How California can survive Trumpcare

By Gerald F. Kominski
Los Angeles Times, November 18, 2016

No one knows exactly what Donald Trump’s pledge to “repeal and replace” the Affordable Care Act means. The hints, however, are troubling. No state has embraced the ACA — Obamacare — more enthusiastically and successfully than California. And no state has more to lose with Trumpcare.

The question is, what comes next? The Trump campaign was short on details. Suggestions included promoting health savings accounts linked to high-deductible health plans; allowing insurance to be sold across state lines in an effort to increase competition and thus affordability; and allowing everyone to deduct health insurance premiums from their taxes.

In one “replace” scenario — contained in Ryan’s 2016 “A Better Way” proposal — those tax credits would continue but would no longer be scaled to income as they are under Obamacare.

As for Medi-Cal, Trumpcare would fundamentally transform the program. Under Trumpcare, each state will instead receive a block grant program that fixes its allocation at a to-be-determined point in time. Because healthcare spending has always grown faster than inflation, the real value of Trumpcare block grants is guaranteed to shrink over time.

For Medi-Cal, the options are some combination of cutting eligibility, cutting benefits and raising taxes. Paying providers less won’t be viable because California already has some of the lowest rates in the country for its Medicaid program.

For Covered California, higher taxes will be required if the state wants to keep the program going with health plans and policies that meet Obamacare standards. Californians would have to agree to make up whatever the shortfall is between Trumpcare’s tax credits and Obamacare credits. The only other option is reduced benefits.

A brand new state “single payer” plan is another possibility, but it would face its own challenges, particularly under a Republican administration in Washington hostile to innovations that aren’t based on the mythical “free” market for health. The economics and administration of single payer work best if all government health insurance programs — including Medicare, the Veterans Administration system and the military’s Tricare program, as well as the state’s CalPERS program for public employees — are folded into one plan. The Trump administration is not going to easily grant permission for California to exit the federal programs taking its share of the taxes that support them.

California’s experience with Obamacare has been extremely positive, and there are already indications that state politicians will try to keep it alive regardless of what Washington does. As the details of Trumpcare come into focus, so will the state’s best strategies to close the expected funding gaps. All options need to be considered, and no option should be ruled out quickly because it appears too difficult or politically impossible. Californians dream big, and that’s what will be required to keep healthcare accessible in the Golden State.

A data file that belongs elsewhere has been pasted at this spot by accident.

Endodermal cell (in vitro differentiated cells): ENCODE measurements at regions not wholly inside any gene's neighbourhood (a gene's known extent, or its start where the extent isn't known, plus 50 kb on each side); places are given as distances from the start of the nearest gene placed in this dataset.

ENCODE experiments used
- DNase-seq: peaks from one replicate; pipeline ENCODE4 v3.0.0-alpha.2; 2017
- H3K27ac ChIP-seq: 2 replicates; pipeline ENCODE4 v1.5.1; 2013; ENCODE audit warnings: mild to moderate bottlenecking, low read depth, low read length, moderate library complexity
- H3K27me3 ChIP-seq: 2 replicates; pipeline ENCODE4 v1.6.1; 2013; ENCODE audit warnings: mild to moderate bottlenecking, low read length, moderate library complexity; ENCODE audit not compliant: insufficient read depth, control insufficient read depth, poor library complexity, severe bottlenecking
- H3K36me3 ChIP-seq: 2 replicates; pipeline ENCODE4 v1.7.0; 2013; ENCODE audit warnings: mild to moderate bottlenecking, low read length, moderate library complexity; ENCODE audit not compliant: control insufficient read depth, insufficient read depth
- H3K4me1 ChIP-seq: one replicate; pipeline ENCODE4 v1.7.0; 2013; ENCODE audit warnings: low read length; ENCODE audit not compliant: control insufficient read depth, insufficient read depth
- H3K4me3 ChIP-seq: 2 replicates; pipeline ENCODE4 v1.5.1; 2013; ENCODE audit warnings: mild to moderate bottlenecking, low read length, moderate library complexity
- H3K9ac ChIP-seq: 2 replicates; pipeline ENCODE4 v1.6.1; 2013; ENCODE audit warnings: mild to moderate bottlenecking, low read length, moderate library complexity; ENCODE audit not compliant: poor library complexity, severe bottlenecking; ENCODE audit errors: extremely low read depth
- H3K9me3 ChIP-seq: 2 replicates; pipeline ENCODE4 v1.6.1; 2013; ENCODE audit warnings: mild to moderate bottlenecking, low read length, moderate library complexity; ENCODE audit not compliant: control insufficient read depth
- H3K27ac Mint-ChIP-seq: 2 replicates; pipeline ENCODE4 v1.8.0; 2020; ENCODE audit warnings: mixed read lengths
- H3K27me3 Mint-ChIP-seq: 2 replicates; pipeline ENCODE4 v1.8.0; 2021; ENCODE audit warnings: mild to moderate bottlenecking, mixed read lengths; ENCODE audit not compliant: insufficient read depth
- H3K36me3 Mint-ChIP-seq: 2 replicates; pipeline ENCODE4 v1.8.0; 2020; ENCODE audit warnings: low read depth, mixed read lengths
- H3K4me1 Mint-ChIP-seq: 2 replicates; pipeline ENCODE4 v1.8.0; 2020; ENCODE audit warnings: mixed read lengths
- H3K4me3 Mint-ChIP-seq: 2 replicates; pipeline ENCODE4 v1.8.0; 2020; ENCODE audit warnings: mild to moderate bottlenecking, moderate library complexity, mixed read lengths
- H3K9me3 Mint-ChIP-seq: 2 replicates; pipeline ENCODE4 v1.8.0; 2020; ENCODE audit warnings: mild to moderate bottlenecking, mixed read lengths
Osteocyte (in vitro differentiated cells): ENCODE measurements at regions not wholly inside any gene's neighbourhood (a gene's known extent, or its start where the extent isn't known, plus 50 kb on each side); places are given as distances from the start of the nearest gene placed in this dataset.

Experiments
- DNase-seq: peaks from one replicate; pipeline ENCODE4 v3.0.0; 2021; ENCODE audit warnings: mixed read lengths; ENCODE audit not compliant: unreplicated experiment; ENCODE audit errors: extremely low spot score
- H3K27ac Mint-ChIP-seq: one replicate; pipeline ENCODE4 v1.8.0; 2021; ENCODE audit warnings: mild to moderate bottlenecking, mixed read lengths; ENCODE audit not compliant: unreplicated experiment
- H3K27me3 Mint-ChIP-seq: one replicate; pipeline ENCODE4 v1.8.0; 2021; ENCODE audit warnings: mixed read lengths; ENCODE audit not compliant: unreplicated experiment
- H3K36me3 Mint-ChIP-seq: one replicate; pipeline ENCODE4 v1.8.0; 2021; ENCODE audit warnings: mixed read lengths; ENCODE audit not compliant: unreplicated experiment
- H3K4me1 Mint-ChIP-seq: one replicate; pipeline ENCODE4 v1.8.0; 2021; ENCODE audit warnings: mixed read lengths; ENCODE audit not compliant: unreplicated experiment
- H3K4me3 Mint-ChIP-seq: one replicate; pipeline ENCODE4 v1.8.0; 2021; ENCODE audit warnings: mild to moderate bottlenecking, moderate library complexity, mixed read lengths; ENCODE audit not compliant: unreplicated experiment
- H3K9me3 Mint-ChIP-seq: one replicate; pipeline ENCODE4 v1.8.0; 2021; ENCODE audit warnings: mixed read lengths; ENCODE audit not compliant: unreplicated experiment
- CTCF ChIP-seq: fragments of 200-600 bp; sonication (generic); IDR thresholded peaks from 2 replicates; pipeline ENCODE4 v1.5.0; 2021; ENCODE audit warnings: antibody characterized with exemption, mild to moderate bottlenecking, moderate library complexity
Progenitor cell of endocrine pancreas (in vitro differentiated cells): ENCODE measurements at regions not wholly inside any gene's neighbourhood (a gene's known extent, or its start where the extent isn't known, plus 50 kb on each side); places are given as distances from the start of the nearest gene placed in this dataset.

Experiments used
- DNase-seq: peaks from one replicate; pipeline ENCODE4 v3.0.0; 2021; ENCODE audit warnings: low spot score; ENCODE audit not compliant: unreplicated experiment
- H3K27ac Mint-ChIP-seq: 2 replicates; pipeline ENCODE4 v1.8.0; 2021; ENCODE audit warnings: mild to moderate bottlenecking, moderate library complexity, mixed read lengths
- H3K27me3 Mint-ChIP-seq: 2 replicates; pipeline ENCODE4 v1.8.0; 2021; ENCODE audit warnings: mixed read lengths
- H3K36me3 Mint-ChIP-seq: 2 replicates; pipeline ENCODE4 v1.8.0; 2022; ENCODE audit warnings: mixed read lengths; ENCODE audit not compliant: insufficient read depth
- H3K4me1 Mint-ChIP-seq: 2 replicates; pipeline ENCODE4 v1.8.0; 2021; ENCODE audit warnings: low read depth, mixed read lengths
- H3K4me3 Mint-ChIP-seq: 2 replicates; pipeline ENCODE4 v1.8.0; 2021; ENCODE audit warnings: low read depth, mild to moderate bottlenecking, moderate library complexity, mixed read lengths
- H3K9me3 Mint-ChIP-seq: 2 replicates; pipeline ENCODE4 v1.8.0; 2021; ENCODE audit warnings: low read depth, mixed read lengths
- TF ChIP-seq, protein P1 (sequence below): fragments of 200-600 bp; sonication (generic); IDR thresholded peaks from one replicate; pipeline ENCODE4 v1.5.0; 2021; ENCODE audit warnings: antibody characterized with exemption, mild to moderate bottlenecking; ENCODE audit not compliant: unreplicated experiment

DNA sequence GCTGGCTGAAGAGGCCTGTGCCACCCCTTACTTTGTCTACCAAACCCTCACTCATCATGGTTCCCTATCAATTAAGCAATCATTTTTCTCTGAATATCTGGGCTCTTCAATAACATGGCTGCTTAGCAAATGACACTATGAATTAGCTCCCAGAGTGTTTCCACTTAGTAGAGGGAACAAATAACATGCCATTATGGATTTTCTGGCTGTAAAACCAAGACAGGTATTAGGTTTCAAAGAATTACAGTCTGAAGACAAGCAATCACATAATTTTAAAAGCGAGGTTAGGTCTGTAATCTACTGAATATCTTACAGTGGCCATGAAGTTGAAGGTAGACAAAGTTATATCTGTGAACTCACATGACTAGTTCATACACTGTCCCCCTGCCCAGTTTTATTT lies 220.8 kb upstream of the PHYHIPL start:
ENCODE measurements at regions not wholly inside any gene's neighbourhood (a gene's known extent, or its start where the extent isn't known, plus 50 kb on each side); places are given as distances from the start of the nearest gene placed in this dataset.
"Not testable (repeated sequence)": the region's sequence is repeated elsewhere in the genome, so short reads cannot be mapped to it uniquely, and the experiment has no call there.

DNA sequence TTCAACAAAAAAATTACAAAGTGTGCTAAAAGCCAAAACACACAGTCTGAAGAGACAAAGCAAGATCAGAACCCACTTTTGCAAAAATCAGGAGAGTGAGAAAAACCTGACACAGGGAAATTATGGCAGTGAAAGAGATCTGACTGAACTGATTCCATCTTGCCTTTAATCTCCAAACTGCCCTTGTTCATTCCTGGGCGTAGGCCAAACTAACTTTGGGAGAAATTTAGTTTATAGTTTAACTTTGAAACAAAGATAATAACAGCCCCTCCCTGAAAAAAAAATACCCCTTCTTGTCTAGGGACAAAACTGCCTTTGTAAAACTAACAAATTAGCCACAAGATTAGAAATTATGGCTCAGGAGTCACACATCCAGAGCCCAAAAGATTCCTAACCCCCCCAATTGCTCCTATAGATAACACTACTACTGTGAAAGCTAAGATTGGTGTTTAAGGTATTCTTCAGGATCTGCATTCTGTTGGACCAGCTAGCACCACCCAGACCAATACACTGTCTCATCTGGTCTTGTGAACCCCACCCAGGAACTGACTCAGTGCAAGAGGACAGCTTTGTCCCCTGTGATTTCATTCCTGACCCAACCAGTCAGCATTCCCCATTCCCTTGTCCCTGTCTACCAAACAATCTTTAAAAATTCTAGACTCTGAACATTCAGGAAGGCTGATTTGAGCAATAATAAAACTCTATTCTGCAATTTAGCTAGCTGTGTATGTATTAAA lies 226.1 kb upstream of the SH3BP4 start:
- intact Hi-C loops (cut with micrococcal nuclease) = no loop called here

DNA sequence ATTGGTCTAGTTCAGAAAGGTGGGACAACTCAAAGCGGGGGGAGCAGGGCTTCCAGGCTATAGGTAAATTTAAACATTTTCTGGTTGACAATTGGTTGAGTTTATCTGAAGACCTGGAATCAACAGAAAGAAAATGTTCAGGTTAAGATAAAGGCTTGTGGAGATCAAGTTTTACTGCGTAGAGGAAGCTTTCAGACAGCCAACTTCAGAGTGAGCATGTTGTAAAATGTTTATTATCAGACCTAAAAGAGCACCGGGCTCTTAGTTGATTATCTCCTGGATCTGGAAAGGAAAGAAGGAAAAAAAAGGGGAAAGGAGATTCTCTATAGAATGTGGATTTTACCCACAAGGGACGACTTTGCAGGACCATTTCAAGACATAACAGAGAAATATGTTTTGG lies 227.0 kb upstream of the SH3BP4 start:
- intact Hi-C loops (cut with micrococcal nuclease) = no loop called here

Gerald F. Kominski is director of the UCLA Center for Health Policy Research.

http://www.latimes.com/opinion/op-ed/la-oe-kominski-how-california-can-survive-trumpcare-20161117-story.html

Quoting Professor Gerald Kominski:

“No option should be ruled out quickly because it appears too difficult or politically impossible.”

“The economics and administration of single payer work best if all government health insurance programs — including Medicare, the Veterans Administration system and the military’s Tricare program, as well as the state’s CalPERS program for public employees — are folded into one plan.”

We need to consider the possibility of “a ‘brand new’ state single payer plan.”

Obviously a national single payer program is what we really need, but that would require a total turnabout by Sen. McConnell and Speaker Ryan – a political shift that would be about as likely as electing Donald Trump president. But think about that for a minute. Think about what that means when someone says that it’s not politically feasible.

At any rate, California politicians have an excellent track record of supporting optimal policies. Just because they have been very successful in implementing the Affordable Care Act doesn’t mean that they should rest on their laurels and simply accept the intolerable deficiencies that remain.

It’s time for California to initiate another effort to move forward with enactment of whatever single payer policies are possible within federal restrictions that Congress refuses to waive – as an interim measure until we have an enlightened Congress and administration that will bring us a single payer national health program – an improved Medicare for all.